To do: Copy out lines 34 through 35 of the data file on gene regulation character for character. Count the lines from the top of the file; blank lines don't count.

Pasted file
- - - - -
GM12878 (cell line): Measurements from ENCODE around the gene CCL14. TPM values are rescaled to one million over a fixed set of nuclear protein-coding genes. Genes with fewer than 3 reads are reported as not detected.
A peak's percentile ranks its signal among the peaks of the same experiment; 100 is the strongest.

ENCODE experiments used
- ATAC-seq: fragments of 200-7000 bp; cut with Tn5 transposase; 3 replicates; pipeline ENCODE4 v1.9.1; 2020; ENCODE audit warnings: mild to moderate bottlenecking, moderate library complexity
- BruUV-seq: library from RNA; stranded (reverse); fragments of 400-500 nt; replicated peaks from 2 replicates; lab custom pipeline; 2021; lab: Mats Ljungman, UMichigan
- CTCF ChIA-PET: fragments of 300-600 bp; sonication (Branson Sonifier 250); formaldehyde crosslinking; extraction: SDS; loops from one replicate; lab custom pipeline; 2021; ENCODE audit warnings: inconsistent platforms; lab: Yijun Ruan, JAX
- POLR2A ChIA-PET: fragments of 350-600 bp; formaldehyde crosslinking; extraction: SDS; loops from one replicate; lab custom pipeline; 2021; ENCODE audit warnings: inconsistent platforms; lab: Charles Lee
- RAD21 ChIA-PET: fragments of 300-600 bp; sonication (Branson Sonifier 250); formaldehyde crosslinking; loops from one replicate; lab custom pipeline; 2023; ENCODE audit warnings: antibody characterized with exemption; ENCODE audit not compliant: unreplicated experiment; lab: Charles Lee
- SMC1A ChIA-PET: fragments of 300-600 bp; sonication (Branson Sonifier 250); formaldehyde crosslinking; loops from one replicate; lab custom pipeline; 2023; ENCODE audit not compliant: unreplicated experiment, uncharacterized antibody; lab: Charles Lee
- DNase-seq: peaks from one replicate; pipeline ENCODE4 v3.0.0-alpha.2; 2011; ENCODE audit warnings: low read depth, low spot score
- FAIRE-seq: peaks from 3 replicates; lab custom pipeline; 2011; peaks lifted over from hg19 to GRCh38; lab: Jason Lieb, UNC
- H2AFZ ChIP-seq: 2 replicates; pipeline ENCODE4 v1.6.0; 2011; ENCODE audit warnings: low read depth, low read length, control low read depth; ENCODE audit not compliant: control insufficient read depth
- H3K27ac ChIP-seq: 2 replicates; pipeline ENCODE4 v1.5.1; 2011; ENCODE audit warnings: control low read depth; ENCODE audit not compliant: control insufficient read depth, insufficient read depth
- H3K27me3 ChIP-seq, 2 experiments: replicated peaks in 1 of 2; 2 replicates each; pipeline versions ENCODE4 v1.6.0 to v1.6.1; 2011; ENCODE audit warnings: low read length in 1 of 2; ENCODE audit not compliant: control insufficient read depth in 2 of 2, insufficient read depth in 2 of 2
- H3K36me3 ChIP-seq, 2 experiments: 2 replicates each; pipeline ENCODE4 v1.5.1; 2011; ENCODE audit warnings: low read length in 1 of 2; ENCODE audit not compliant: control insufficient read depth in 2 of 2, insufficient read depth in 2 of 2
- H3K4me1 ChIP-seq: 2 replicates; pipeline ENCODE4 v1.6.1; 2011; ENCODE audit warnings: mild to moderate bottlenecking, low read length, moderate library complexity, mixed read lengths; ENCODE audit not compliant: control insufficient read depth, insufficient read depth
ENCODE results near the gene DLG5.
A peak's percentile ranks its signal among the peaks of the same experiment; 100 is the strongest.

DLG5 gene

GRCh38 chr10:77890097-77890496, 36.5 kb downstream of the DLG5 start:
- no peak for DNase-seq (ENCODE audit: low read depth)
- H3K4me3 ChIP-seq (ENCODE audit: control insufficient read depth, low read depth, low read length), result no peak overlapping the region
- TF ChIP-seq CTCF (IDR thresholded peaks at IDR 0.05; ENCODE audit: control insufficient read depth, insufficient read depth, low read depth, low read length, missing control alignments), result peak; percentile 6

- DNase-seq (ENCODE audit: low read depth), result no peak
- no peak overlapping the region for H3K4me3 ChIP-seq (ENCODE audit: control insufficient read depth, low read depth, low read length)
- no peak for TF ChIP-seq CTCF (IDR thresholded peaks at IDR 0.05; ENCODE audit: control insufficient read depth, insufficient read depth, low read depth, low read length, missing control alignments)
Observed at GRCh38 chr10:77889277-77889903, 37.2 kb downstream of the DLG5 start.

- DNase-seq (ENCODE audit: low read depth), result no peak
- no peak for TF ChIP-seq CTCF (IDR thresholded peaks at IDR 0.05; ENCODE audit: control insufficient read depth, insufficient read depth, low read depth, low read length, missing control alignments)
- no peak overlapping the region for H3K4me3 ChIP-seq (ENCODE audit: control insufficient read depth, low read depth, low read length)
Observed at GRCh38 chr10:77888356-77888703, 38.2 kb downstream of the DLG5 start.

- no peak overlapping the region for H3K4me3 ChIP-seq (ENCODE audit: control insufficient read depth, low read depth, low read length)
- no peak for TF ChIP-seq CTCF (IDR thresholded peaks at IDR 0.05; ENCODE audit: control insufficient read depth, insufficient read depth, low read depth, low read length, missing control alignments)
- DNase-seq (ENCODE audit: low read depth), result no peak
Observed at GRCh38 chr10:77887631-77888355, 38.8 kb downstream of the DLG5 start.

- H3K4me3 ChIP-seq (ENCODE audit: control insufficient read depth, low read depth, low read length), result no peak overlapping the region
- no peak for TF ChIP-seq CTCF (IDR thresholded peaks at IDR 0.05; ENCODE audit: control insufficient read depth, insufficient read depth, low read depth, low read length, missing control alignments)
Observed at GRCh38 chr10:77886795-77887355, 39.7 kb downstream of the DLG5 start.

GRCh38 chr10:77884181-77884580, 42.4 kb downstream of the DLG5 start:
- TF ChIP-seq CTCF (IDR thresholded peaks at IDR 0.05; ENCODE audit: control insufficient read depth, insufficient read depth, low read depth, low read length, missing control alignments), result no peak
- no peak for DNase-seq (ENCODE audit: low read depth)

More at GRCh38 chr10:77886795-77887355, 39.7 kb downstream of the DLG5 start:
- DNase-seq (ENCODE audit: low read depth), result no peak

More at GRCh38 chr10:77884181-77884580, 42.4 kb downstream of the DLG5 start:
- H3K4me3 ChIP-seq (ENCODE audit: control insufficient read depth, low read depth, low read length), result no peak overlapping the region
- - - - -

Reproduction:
- DNase-seq (ENCODE audit: low read depth), result no peak
Observed at GRCh38 chr10:77887631-77888355, 38.8 kb downstream of the DLG5 start.